The cart and the horse Redux: The timing of border settlement and joint democracy

Andrew P. Owsiak, John A. Vasquez

Research output: Contribution to journalReview article

Abstract

Do democratic dyads handle their disputes more peacefully than non-democratic dyads, or have they cleared the most contentious issues (that is, unsettled borders) off their foreign policy agenda before becoming democratic? This study compares the conflicting answers of the democratic peace and the territorial peace and examines the empirical record to see which is more accurate. It finds that almost all contiguous dyads settle their borders before they become joint democracies. Furthermore, the majority of non-contiguous dyad members also settle their borders with all neighboring states before their non-contiguous dyad becomes jointly democratic. Such findings are consistent with the theoretical expectations of the territorial peace, rather than the democratic peace. They also weaken a core argument of the democratic peace, for this analysis finds that one reason democratic dyads may handle their disputes more peacefully than non-democratic dyads is not because of their institutions or norms, but rather because they have dispensed with the disputes most likely to involve the use of military force prior to becoming democratic.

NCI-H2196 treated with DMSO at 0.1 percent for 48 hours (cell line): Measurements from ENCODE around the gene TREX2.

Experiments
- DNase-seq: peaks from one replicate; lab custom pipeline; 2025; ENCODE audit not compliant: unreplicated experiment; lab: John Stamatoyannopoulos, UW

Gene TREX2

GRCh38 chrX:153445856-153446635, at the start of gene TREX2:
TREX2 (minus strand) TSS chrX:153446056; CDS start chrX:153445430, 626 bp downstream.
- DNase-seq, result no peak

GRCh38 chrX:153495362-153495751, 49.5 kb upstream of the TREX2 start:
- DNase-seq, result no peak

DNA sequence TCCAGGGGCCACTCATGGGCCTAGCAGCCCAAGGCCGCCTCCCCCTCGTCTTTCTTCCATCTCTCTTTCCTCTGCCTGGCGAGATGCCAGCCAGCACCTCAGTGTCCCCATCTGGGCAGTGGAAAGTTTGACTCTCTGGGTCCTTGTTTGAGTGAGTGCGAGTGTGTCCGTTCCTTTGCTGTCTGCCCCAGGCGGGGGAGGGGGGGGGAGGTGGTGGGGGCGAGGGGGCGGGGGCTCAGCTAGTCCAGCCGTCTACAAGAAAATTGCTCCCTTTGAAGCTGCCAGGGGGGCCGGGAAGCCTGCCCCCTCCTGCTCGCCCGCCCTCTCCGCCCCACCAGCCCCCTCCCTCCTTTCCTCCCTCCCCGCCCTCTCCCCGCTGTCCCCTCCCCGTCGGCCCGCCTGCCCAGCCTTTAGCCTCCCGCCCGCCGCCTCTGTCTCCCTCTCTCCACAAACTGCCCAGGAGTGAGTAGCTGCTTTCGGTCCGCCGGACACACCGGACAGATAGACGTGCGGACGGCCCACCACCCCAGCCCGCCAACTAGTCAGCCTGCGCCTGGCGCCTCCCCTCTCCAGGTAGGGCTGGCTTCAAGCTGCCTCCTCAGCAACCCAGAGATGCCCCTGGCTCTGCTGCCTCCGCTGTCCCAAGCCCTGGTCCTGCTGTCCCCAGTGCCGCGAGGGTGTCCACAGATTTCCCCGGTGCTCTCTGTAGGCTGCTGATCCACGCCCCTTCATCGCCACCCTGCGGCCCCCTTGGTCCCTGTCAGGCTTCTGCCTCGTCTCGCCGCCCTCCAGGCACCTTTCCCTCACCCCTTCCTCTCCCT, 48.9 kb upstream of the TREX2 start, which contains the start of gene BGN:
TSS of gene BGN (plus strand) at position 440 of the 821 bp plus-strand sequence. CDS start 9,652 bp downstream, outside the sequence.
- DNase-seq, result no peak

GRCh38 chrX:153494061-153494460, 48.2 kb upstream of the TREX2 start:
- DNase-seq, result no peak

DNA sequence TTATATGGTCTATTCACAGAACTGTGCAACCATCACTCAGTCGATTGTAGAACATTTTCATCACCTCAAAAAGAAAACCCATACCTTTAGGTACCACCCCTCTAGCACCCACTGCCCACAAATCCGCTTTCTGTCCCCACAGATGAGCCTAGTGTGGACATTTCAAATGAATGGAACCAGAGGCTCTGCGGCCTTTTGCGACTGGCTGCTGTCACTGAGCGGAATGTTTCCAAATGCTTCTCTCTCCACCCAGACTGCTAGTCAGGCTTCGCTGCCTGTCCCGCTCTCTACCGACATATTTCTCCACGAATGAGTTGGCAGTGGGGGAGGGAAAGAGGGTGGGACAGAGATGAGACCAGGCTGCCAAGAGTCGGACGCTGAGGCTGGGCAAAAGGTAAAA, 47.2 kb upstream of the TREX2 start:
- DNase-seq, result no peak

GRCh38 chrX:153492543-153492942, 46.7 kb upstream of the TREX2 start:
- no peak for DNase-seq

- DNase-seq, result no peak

Original languageEnglish (US)
Pages (from-to)339-354
Number of pages16
JournalBritish Journal of Political Science
Volume49
Issue number1
DOIs
StatePublished - Jan 1 2019

Keywords

  • democratic peace
  • interstate conflict
  • territorial peace
  • territory

ASJC Scopus subject areas

  • Sociology and Political Science

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